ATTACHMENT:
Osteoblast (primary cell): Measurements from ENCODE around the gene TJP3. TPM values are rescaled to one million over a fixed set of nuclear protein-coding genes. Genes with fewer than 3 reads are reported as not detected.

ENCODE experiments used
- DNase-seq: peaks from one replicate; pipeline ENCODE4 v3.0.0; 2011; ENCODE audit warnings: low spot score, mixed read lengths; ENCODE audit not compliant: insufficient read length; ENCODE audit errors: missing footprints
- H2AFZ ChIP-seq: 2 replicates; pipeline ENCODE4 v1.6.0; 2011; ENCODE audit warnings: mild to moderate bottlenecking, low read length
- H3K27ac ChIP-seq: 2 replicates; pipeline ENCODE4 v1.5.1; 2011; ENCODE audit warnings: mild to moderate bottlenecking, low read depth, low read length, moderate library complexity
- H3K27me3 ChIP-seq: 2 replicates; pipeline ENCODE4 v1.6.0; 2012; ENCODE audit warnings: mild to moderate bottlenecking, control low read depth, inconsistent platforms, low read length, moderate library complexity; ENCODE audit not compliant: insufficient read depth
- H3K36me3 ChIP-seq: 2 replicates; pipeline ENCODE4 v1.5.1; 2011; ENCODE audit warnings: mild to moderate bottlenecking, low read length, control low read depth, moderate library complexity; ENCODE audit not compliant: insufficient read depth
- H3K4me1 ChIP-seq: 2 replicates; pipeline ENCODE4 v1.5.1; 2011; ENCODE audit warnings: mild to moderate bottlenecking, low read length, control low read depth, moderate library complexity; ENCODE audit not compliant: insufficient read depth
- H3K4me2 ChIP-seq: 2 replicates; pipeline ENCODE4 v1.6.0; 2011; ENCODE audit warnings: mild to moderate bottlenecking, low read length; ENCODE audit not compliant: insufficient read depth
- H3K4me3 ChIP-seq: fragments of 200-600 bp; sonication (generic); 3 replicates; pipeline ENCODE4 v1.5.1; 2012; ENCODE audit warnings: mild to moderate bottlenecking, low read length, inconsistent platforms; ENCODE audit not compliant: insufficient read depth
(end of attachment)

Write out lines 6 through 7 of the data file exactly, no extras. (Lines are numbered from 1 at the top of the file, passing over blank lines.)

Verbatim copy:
- H3K27me3 ChIP-seq: 2 replicates; pipeline ENCODE4 v1.6.0; 2012; ENCODE audit warnings: mild to moderate bottlenecking, control low read depth, inconsistent platforms, low read length, moderate library complexity; ENCODE audit not compliant: insufficient read depth
- H3K36me3 ChIP-seq: 2 replicates; pipeline ENCODE4 v1.5.1; 2011; ENCODE audit warnings: mild to moderate bottlenecking, low read length, control low read depth, moderate library complexity; ENCODE audit not compliant: insufficient read depth